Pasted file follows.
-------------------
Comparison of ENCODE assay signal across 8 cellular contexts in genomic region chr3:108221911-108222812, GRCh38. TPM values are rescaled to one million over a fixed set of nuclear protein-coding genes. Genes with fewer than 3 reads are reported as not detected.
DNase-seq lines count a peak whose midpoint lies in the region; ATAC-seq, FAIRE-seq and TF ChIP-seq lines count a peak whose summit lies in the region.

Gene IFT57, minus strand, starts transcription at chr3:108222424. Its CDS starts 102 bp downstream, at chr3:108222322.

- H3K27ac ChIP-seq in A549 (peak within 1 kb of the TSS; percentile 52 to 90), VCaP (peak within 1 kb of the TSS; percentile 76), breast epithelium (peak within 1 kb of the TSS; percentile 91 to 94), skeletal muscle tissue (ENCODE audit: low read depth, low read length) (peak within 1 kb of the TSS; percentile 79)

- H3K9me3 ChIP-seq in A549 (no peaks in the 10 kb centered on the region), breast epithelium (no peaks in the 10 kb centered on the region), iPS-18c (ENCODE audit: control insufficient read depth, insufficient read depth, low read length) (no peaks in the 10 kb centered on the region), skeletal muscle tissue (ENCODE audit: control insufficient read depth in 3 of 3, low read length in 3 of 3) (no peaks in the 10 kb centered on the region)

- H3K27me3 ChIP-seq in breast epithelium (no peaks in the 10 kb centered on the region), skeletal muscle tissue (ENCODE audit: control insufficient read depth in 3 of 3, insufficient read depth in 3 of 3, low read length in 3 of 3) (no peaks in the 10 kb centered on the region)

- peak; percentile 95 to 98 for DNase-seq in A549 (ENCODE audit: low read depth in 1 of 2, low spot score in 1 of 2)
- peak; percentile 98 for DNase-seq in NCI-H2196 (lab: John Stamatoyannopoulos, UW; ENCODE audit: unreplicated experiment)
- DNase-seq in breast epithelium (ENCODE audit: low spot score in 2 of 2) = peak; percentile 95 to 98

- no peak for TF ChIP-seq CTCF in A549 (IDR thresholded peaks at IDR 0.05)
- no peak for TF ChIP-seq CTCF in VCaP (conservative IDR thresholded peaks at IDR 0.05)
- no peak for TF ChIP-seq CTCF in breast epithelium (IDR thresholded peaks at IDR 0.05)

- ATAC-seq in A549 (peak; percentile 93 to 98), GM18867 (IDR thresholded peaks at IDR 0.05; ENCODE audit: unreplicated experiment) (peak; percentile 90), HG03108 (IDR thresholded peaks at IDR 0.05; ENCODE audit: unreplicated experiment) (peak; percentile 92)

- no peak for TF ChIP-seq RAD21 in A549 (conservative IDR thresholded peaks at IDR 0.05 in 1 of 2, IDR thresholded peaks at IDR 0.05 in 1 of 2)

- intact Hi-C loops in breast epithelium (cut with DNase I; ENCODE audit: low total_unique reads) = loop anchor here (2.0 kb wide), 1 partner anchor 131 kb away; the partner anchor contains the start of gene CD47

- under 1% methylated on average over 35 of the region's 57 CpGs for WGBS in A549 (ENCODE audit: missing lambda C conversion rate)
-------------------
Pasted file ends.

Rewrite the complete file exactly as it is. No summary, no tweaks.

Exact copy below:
Comparison of ENCODE assay signal across 8 cellular contexts in genomic region chr3:108221911-108222812, GRCh38. TPM values are rescaled to one million over a fixed set of nuclear protein-coding genes. Genes with fewer than 3 reads are reported as not detected.
DNase-seq lines count a peak whose midpoint lies in the region; ATAC-seq, FAIRE-seq and TF ChIP-seq lines count a peak whose summit lies in the region.

Gene IFT57, minus strand, starts transcription at chr3:108222424. Its CDS starts 102 bp downstream, at chr3:108222322.

- H3K27ac ChIP-seq in A549 (peak within 1 kb of the TSS; percentile 52 to 90), VCaP (peak within 1 kb of the TSS; percentile 76), breast epithelium (peak within 1 kb of the TSS; percentile 91 to 94), skeletal muscle tissue (ENCODE audit: low read depth, low read length) (peak within 1 kb of the TSS; percentile 79)

- H3K9me3 ChIP-seq in A549 (no peaks in the 10 kb centered on the region), breast epithelium (no peaks in the 10 kb centered on the region), iPS-18c (ENCODE audit: control insufficient read depth, insufficient read depth, low read length) (no peaks in the 10 kb centered on the region), skeletal muscle tissue (ENCODE audit: control insufficient read depth in 3 of 3, low read length in 3 of 3) (no peaks in the 10 kb centered on the region)

- H3K27me3 ChIP-seq in breast epithelium (no peaks in the 10 kb centered on the region), skeletal muscle tissue (ENCODE audit: control insufficient read depth in 3 of 3, insufficient read depth in 3 of 3, low read length in 3 of 3) (no peaks in the 10 kb centered on the region)

- peak; percentile 95 to 98 for DNase-seq in A549 (ENCODE audit: low read depth in 1 of 2, low spot score in 1 of 2)
- peak; percentile 98 for DNase-seq in NCI-H2196 (lab: John Stamatoyannopoulos, UW; ENCODE audit: unreplicated experiment)
- DNase-seq in breast epithelium (ENCODE audit: low spot score in 2 of 2) = peak; percentile 95 to 98

- no peak for TF ChIP-seq CTCF in A549 (IDR thresholded peaks at IDR 0.05)
- no peak for TF ChIP-seq CTCF in VCaP (conservative IDR thresholded peaks at IDR 0.05)
- no peak for TF ChIP-seq CTCF in breast epithelium (IDR thresholded peaks at IDR 0.05)

- ATAC-seq in A549 (peak; percentile 93 to 98), GM18867 (IDR thresholded peaks at IDR 0.05; ENCODE audit: unreplicated experiment) (peak; percentile 90), HG03108 (IDR thresholded peaks at IDR 0.05; ENCODE audit: unreplicated experiment) (peak; percentile 92)

- no peak for TF ChIP-seq RAD21 in A549 (conservative IDR thresholded peaks at IDR 0.05 in 1 of 2, IDR thresholded peaks at IDR 0.05 in 1 of 2)

- intact Hi-C loops in breast epithelium (cut with DNase I; ENCODE audit: low total_unique reads) = loop anchor here (2.0 kb wide), 1 partner anchor 131 kb away; the partner anchor contains the start of gene CD47

- under 1% methylated on average over 35 of the region's 57 CpGs for WGBS in A549 (ENCODE audit: missing lambda C conversion rate)